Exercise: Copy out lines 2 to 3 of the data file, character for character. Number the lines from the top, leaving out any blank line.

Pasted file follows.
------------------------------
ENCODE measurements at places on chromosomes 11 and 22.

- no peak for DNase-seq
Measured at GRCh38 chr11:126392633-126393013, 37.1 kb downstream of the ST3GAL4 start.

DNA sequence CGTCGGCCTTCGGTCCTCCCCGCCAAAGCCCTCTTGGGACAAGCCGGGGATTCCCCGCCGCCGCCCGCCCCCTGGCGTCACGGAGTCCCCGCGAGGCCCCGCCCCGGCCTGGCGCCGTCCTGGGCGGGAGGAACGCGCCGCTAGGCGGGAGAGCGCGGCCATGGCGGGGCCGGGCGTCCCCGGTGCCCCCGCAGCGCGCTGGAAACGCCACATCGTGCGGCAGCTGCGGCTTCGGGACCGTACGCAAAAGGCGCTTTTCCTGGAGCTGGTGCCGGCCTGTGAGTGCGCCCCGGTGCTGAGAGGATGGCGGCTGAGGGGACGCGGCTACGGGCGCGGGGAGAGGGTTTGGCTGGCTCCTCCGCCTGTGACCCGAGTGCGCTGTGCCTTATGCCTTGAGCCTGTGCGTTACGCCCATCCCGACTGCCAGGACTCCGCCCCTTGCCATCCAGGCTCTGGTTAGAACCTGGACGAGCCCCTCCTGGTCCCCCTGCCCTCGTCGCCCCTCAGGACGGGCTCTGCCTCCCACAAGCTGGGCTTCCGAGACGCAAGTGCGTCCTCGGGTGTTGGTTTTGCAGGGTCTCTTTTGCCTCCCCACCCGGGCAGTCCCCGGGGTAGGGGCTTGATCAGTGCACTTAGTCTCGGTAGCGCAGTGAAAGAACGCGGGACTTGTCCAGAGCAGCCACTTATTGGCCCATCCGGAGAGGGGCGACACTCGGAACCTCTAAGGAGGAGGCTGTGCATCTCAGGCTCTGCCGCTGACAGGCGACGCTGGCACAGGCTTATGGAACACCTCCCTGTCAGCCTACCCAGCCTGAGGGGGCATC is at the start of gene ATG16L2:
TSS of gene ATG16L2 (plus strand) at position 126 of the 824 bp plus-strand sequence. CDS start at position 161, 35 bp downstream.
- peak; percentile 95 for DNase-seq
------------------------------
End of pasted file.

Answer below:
- no peak for DNase-seq
Measured at GRCh38 chr11:126392633-126393013, 37.1 kb downstream of the ST3GAL4 start.